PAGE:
Pig Adoption

So, you want to (or have to) find a new home for your pet pig. Should you accept the first offer you get over the telephone or the Internet? Or perhaps you could give it to your neighbor, a petting zoo, or a farmer down the road?

My answer is NO!

Please, be careful whom you give your pig to. The wrong choice could make a huge difference in the quality of your pig’s life. We’ve all heard the stories about people who adopt pet pigs and sell them for medical research, fight them, or just don’t treat them properly. Well, the same is true for pigs. In fact, things may be worse for some pigs because they could be viewed as the next “guest of honor” at the family barbeque or disposed of at a slaughterhouse!

What Can You Do?

Pet pig

There are pig rescues and adoption services all over the country. I would always advise enlisting the help of a rescue to find a new home for your pig. Some rescues will have applications and other screening devices to help determine if the prospective new home will be a good one for your pig. Rescues also have Adoption Contracts that outline the rights and responsibilities of pet pig ownership and can help you get the pig back if it’s not treated properly.

If you can’t find a rescue in your area, but you have someone interested in your pig, don’t necessarily take the first offer you get. It may be a spur of the moment decision.

Screen the new home very carefully. Be sure the prospective parent reads up on the care of potbellied pigs, and share any potbellied pig information you have with them.

Suggestions for Adoption Screening

  • Why do you want a pig?
  • What is your home like?
  • Do you have a secure area in your yard for the pig to use during outside time?
  • Who will care for the pig while on vacation or otherwise out of town?
  • Do you have other animals? What kinds?
  • Who will be the primary caretaker for the pig?
  • Do you have children? What ages?
  • Has this person had a pig before? If so, what was the history there or do they still have it?
  • What do you expect a pig will be like as a pet?
  • If you do have a pig, is that pig altered? – You want to avoid having a pig used for breeding.
  • Who is your veterinarian and do they care for pigs?

Ross Mill Farm Online Store

Ask the potential adopter to come and visit the pig at your house. That way, they can see how the pig currently lives. Watch how the new parent interacts with the pig and demonstrates their education about pigs. Reiterate the pros and cons of having them. Be sure to disclose everything about your pig’s personality; likes, dislikes, feeding schedule, sleeping habits, interactions with children and animals, how they do in the car, and anything else that might apply. Remember, you are finding a new home for your pet pig. At first, you will want it to be as close to your home as possible, and the new family can slowly transition away from that.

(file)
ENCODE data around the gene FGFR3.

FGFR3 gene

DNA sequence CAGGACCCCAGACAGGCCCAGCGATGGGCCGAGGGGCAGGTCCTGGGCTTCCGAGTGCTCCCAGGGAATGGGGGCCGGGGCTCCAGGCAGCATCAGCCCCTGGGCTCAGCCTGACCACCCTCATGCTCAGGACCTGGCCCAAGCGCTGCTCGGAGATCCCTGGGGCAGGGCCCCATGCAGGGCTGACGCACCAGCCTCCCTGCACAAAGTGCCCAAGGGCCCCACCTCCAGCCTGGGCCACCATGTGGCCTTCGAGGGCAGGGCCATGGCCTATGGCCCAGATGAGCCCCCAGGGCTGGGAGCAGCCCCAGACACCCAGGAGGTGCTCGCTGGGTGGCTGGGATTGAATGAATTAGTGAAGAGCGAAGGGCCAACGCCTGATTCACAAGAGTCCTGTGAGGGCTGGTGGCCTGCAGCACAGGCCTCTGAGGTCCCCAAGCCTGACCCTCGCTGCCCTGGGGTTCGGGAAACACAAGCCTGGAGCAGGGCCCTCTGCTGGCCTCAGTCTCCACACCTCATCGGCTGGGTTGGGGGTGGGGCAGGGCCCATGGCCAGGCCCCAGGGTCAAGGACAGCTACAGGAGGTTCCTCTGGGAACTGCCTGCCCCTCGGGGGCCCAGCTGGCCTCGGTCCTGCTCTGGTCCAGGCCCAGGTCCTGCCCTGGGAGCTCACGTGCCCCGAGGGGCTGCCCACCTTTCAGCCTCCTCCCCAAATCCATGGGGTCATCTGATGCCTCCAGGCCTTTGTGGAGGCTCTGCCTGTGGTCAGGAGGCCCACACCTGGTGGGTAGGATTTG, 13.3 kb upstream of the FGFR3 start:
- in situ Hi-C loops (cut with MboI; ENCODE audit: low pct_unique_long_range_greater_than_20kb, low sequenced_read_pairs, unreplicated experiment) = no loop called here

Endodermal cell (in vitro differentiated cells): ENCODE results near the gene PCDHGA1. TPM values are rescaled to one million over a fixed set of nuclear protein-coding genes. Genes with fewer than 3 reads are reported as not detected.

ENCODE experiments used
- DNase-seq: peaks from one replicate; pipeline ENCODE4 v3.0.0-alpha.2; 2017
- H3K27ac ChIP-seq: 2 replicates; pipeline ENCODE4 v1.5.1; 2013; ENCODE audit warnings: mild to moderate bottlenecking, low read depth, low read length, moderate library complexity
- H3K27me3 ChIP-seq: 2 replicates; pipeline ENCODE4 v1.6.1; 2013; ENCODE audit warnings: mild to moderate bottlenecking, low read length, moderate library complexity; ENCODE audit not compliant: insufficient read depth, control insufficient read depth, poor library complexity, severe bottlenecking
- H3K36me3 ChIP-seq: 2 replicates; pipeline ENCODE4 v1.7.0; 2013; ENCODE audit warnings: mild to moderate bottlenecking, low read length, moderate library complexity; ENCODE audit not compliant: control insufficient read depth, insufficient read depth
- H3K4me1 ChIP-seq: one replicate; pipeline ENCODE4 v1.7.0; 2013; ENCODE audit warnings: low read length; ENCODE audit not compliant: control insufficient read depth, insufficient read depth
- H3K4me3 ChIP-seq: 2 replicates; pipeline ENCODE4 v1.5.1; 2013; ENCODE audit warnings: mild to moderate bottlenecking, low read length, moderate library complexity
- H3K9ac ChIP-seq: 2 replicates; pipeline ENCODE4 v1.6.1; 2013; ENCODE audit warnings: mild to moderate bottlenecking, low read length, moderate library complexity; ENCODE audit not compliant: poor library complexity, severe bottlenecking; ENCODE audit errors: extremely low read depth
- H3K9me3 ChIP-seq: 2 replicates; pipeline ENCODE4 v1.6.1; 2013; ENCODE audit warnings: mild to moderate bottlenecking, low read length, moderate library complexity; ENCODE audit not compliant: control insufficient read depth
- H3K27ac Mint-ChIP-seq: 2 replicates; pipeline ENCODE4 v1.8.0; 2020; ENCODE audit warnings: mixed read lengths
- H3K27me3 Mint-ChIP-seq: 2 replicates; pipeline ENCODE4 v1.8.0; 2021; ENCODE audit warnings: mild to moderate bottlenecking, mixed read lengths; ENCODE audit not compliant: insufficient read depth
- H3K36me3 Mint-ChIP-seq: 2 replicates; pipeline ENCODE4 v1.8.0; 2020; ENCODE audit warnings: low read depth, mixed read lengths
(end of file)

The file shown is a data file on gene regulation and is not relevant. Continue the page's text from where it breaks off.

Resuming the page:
Check ‘Em Out

Get references. Their vet is always a good starting place. A neighbor, friend or relative is another good reference. Ask how the person treats their animals, and find out if they have regular vet care.

Next, visit the potential owners’ home to better assess the situation. Will the living conditions be similar to those your pig has now? Do they still seem sincere about wanting your pig? See for yourself how the family treats their current animals. Take note of how the children behave with the animals.

Explain how the pig will be in the new home. That transition may happen immediately or take a few days to set in. It may take anywhere from a few days to a few months. During that time, the pig may become depressed, standoffish, or aggressive. The new owners have to be prepared for this potential problem and committed to working through it.

These are all important considerations before placing your pet pig into a new home. If you have doubts, follow your instincts and don’t place the pig there. Keep looking until you find the best home possible for your pig. When you do place the pig, stay available for questions or problems with the pig.

If you are unable to be available, set up another source for the new owners to contact. ALWAYS offer to take the pig back if things don’t work out. And follow up later on, to see how the transition has gone and check-in on the pig. Try to stay in touch for the next few months at a minimum. If possible, come to visit. That alone will make the pig feel much more comfortable in their new home. If you can’t visit, ask the new owners to send you pictures so you can see how your pig is doing.

The Best Home is a Forever Home

Here at the Pig Placement Network, we have placed many, many pigs over the years. While every placement is not perfect and a few have not worked out, we have used these techniques and information to find the best new home for your pet pig. The vast majority of our adoptions have been successful. Keeping in touch not only helps you feel better about your decision but also lets the new parents know that you’re still available and still care about the pig.

So please, be careful whom you give your beloved pet pig to – it could make a world of difference in the pig’s life!

Written By: Nori Rambo, co-founder of PPN